DOMINIQUE FUNG

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Q: Tell us about your practice

A: I primarily make images and specifically I make oil paintings and I’ve recently begun to make sculptures.

My art practice is a bricolage of ancestral memory, history, artifacts, stories, painting history, fragmenting, assembling, disassembling, and the repurposing of ideas. I reference everything from Dunhuang frescoes, European historical paintings, objects from The Metropolitan Museum’s collection, and objects in auction catalogues to create uncanny scenes with allegorical depth.

Q: Your works reflect on Orientalism and the fetishization of Asian women. How does the theme evolve to your latest body of work?

A: This is a hard question to answer because I see this body of work in the same realm as the last. The specularized yellow women/person is always aware she is being gazed upon in the paintings such as the paintings with the blurred fans I was attempting to achieve a sense of distortion, a figure that is not solid, rendered invisible but so haunting you cannot look away.

One new idea I've begun to work with is the theme of celebration, which I had not done so in the past. 
I want to hold complexity in my ideas and image-making and the painting “The largest and most formal meal of the day” is my attempt at bringing in celebration and pride of the Cantonese foods I grew up with. 

In this new work, as much as I’m focused on conceptual ideas around the ornamented body I also wanted to push the formal elements of paintings to have the same weight as the ideas behind the work. The complexity of painting, of the surface, of colour and of form to use painting as a vehicle to transport you into a different frame of mind is very important to my art practice.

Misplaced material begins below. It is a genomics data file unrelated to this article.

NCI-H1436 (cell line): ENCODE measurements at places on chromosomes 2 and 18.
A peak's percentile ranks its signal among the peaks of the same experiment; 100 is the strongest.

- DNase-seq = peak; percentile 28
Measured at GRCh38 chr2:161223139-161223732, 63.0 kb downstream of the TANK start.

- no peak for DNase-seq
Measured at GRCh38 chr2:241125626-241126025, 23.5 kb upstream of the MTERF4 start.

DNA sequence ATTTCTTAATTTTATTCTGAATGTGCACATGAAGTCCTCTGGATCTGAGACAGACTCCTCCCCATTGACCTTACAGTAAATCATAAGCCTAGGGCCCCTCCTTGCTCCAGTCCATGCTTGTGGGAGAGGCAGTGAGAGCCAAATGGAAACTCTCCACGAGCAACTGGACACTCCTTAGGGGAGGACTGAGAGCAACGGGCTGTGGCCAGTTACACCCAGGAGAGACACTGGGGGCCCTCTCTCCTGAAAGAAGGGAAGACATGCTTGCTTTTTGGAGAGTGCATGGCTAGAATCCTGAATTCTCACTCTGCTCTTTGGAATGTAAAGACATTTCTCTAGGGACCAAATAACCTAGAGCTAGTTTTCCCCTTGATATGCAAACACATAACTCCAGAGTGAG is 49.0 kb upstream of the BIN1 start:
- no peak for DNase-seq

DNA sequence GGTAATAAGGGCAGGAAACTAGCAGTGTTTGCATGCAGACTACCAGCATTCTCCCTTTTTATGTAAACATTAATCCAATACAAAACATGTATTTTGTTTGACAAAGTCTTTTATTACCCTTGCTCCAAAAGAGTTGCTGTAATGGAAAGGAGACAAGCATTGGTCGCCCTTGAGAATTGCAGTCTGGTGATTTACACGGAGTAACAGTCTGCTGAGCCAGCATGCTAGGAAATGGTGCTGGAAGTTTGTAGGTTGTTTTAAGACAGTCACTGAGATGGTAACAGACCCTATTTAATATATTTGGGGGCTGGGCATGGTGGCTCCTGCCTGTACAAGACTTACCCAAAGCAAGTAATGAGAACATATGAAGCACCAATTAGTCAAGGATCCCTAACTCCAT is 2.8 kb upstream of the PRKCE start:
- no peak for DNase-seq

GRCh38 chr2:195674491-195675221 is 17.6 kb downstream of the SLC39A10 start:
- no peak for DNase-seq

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Q: The ceramic work is also a notable new addition. What spurred a jump from the canvas?

A: Sculpture making has always been an interest of mine. When I’m painting I think of each form as a sculpture, so naturally, it made sense to try to materialize some of these objects. I was experimenting at a ceramic studio for a year and a half before the pandemic, took a break from it but then decided to try to make some in the studio and lucky they turned out and made sense conceptually to include in the show.

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Q: What has been inspiring you?

A: I’ve been taking a break after several gruelling months of preparing for my solo show at Jeffrey Deitch and I’m pretty tapped out of inspiration right now but I’m reading two fiction books right which I don’t often do because I take myself too seriously. Fantasy by Kim-And Schreiber (recommenced by Lily Wong who you’ve had on this platform) and Severance by Ling Ma. I just finished Halston on Netflix and I thoroughly enjoyed the acting, the fashion, the drama and cinematography.

I generally get the post-show blues, where I’m unable to make work for a little while but I know it’s just my brain trying to recalibrate while I take in new information and experiences.

Q: What's next for you?

A: I have a two-person exhibition with Katherina Olschbaur at Nicodim in Bucharest for September and then a solo in LA with Nicodim next February 2022.

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COLLECTOR'S QUOTE

"Dominique’s work has a deep sense of emotion that is immediately arresting to the viewer. In her hands, objects and figures come alive, rendered with needs, desires, and stories – beyond the stoic cultural tropes and flattened stereotypes in 
a way that is unapologetic in its rejection of the Western gaze.”

LISA YOUNG & STEVEN ABRAHAM

The Here and There Collective, LLC is a New York limited-liability company operating through a fiscal sponsorship with Players Philanthropy Fund, a Maryland charitable trust recognized by IRS as a tax-exempt public charity under Section 501(c)(3) of the Internal Revenue Code (Federal Tax ID: 27-6601178). Contributions to The Here and There Collective are tax-deductible to the fullest extent of the law.